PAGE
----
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HAND TOOL SAFETY

HAND TOOL SAFETY

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HAND TOOL SAFETY

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  1. Safety Leadership Training Series HAND TOOL SAFETY "Our loss control service is advisory only. We assume no responsibility for management or control of customer safety activities nor for implementation of recommended corrective measures. This presentation is based on information supplied by the customer and/or observations of conditions and practices at the time of the consultation.  We have not tried to identify all hazards. We do not warrant that requirements of any federal, state, or local law, regulation or ordinance have or have not been met.”

  2. Do’s • Actively participate by contributing • Ask questions • Share experiences • Request explanations • Be supportive of your co-workers • Apply what you learn to your job • Pass on the information

  3. Session Objectives • Discuss importance of hand tool safety • Review hand tool hazards and controls • Identify unsafe tool conditions and mismatches • Discuss developing a hand tool program • Discuss current hand tool mismatches • Develop a plan of action

  4. Hand Tool Hazards • Slipping and striking against • Carrying tool boxes • Shoveling heavy materials • Struck by • Cuts • Falling tools • Struck-by-flying objects

  5. General Controls • Training • Inspection • Enforcement • PPE (gloves, etc.)

  6. Basic Safety Rules • Keep tools in good condition • Use the right tool • Use the right tool in the right way • Use proper protective equipment • Store tools in a safe place • Never depend on an insulated tool as protection from electricity

  7. Unsafe Hand Tools • Do not issue or permit use of unsafe hand tools • Do not use wrenches sprung to the point of slippage • Heads on struck tools shall be maintained free of mushroomed heads • Wooden handles • Free of splinters or cracks • Kept tight in tool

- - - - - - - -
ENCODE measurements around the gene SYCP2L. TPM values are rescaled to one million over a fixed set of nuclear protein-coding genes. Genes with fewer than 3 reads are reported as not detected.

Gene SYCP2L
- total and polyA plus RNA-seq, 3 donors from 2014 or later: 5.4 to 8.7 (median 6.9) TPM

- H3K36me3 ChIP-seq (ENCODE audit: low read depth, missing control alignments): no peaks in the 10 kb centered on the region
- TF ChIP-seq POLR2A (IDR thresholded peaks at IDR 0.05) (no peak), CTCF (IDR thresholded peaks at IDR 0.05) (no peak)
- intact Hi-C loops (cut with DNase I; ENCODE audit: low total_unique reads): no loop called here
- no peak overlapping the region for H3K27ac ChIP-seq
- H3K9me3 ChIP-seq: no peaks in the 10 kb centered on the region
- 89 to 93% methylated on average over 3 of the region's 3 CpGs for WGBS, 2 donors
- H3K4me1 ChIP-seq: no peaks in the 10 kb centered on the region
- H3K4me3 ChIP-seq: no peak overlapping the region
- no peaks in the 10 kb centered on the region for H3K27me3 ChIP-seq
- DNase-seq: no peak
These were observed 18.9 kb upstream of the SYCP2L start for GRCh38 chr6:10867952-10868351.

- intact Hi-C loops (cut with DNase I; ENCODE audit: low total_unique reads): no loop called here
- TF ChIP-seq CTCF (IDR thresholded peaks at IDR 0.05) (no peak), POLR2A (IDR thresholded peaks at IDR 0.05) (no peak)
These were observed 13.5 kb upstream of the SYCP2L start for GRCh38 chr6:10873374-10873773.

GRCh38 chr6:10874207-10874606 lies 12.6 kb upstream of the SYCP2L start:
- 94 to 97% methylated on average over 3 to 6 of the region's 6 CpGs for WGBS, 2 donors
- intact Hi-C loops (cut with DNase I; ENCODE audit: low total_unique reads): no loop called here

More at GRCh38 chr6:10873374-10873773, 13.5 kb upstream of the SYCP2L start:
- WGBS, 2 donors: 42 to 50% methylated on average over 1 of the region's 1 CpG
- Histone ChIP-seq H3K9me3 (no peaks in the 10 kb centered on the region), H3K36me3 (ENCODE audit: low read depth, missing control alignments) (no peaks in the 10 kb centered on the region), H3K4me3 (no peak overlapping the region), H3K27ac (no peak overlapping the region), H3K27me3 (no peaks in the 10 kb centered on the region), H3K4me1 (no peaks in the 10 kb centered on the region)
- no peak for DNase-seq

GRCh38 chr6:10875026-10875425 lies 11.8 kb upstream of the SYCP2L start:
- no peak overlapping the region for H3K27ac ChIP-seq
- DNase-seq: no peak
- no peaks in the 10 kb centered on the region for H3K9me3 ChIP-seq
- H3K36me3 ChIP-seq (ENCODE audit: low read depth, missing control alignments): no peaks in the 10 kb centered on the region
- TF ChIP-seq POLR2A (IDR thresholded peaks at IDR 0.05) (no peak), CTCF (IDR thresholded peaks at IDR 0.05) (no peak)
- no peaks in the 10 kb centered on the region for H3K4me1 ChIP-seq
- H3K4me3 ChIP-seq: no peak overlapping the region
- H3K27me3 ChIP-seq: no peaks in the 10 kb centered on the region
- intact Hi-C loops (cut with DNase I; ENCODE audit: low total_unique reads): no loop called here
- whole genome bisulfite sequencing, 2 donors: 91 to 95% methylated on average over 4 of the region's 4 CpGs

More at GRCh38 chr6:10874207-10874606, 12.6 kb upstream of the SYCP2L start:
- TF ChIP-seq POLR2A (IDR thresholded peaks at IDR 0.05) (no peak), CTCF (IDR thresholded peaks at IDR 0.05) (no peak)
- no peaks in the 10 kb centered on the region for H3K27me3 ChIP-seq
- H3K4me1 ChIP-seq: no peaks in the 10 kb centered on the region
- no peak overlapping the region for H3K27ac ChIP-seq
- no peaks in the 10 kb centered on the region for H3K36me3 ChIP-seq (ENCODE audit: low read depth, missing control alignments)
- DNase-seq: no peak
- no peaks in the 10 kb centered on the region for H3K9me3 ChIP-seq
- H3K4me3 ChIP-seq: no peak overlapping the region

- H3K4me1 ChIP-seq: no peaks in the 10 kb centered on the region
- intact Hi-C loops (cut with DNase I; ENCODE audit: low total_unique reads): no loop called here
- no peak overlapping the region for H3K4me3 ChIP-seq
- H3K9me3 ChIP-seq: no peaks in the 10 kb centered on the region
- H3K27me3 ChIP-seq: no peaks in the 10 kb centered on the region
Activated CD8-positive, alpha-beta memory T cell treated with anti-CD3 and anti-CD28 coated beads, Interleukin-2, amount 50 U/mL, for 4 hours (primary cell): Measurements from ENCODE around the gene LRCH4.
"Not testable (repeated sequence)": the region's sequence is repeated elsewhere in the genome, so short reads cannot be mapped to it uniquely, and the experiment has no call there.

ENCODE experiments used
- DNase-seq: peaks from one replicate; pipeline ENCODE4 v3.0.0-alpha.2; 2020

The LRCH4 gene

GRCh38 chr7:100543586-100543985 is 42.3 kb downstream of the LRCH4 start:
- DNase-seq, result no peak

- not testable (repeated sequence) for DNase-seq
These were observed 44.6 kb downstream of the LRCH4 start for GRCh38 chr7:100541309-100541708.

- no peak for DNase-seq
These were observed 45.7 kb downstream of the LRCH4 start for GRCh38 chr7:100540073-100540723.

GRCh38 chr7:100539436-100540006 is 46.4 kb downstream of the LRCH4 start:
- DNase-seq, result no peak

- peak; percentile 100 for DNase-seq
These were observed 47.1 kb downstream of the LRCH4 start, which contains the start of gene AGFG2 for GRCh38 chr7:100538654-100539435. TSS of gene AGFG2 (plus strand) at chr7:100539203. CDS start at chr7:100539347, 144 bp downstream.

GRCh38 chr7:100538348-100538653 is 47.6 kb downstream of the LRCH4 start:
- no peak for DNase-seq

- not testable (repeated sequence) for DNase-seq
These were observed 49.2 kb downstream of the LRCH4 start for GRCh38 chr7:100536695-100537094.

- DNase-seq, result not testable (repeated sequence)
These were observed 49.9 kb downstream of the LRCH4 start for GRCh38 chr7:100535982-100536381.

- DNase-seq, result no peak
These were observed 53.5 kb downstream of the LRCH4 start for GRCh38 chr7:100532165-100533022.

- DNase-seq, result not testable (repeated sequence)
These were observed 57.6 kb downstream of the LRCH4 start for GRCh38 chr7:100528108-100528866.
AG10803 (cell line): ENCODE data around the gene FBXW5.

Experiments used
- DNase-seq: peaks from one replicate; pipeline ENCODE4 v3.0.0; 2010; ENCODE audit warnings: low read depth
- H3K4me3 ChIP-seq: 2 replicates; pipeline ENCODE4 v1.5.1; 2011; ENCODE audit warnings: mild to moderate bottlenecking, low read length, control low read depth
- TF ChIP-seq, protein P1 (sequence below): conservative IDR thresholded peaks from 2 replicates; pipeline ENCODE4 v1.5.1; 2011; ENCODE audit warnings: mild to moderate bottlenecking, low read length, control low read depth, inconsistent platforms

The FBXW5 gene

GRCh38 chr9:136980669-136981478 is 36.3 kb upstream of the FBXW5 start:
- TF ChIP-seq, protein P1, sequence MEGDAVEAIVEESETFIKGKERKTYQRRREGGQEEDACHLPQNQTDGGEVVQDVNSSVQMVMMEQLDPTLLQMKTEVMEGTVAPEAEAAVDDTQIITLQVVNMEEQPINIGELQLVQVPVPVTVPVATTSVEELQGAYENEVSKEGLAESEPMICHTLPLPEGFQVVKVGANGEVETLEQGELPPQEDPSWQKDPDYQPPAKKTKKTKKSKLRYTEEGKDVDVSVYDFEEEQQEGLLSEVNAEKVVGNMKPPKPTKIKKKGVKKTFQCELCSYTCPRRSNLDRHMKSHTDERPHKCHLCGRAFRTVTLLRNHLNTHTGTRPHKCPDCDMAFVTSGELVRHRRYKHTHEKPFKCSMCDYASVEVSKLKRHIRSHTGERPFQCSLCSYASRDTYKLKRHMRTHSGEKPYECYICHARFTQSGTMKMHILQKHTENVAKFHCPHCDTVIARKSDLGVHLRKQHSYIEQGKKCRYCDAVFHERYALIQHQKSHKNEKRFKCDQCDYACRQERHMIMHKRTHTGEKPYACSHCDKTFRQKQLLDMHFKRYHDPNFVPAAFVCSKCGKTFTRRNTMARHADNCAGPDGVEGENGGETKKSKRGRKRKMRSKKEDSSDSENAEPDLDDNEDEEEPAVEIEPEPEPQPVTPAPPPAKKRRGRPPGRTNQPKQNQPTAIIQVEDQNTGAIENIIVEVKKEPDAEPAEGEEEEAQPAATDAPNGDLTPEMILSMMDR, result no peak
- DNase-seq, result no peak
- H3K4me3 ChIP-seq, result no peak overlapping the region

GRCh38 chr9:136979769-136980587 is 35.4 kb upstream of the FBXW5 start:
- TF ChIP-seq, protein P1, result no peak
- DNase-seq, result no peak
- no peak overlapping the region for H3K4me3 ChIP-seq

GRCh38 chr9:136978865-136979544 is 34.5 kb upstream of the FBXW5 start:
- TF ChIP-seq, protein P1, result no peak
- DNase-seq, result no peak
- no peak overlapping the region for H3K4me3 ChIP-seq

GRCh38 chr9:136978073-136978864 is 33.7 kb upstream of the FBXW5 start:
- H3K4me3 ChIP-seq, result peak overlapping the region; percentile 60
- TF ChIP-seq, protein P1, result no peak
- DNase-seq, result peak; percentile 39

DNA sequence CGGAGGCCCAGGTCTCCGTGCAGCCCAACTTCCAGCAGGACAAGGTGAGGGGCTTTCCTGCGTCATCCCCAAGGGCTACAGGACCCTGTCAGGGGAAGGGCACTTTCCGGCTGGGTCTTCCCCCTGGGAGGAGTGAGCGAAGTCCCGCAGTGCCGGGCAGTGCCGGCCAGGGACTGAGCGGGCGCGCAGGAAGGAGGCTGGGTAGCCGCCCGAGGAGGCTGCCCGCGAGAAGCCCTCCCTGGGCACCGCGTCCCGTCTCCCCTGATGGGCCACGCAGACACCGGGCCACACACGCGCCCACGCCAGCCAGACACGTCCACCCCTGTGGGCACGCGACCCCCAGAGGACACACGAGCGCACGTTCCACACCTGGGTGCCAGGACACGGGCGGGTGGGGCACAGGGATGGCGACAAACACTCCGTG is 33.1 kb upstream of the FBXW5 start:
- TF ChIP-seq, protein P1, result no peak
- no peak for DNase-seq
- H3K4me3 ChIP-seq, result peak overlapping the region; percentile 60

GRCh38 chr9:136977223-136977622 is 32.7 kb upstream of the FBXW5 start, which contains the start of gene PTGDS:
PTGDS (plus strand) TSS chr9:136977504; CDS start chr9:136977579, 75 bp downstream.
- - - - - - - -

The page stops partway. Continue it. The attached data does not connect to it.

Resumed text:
8. Electric Tools • Double insulated or grounded • Hoisting or lowering tool by cord not permitted

  9. Pneumatic Tools • Require pin, wire or whip check bull connections • Safety clips or retainers on impact tools • Prevent attachments from being expelled • Nailers & similar equipment operating at more than 100 psi must have a muzzle safety device • Follow manufacture’s safe operating pressure • Do not use hoses for hoisting or lowering tools

  10. Cleaning with Compressed Air • Do not use for cleaning purposes unless less than 30 psi and only with: • Effective chip guarding • PPE • Does not apply to: • Concrete form cleaning • Mill scale cleaning • Similar cleaning purposes • Hoses >1/2 inch in diameter • Safety device required at supply or branch line to reduce pressure in case of hose failure

  11. Powder-Actuated Tools • Employee trained in operating procedures • Tool not loaded until just prior to the intended firing time • Do not leave loaded tools unattended • Use appropriate PPE • Meet other applicable requirements • ANSI A10.3-1970 Safety Requirements for Explosive-Actuated Fastening Tools

  12. Powder-Actuated Tools • Do not use in explosive or flammable atmospheres • Follow manufacturer’s instructions for: • Daily testing of safety devices • Misfire • Prohibited material to fire into • Correct shield or guard

  13. Tool Containers • Small vs. moderate tool boxes • Tool cabinets vs. tool chests • Tool belts • Tool holders

  14. Tool Maintenance and Repair • Tool quality • What to look for • Redressing and sharpening tools • Handles

  15. Repetitive Motion Hazards • Repetitive motion injury risk factors: • Frequency • High force • Awkward postures • Sharp surfaces

  16. Tingling Swelling in the joints Decreased ability to move Decreased grip strength Continual muscle fatigue Sore muscles Numbness Change in skin color of your hands / fingertips Symptoms of Repetitive Motion Injuries

  17. Hand Tool Selection • Choosing the right tool to avoid awkward postures • Choosing the right tool to reduce high forces • Ensuring tools are sharp to reduce high forces • Comfortable handles

  18. Wrenching & torquing Shovels Struck and striking tools Screwdrivers Pliers Knives Scissors & Snips Other cutting tools Material handling tools Vises Different Types of Tools

  19. Prioritize Hazards • Slipping wrenches: • Muscle strains • Struck by/against accidents • Back strains while shoveling • Eye injuries from flying objects caused by striking tools

  20. Develop a Hand Tool Safety Program • Training • Inspection - checklists • Enforcement

  21. Identify mismatches • List all mismatches • Rank each in order of priority • Likelihood of injury • Potential severity • Determine a plan of action • Periodic reviews

  22. Session Summary • Importance of hand tool safety • Identify unsafe tool conditions and mismatches • Develop a hand tool program for your facility • List current hand tool mismatches • Develop a plan of action needed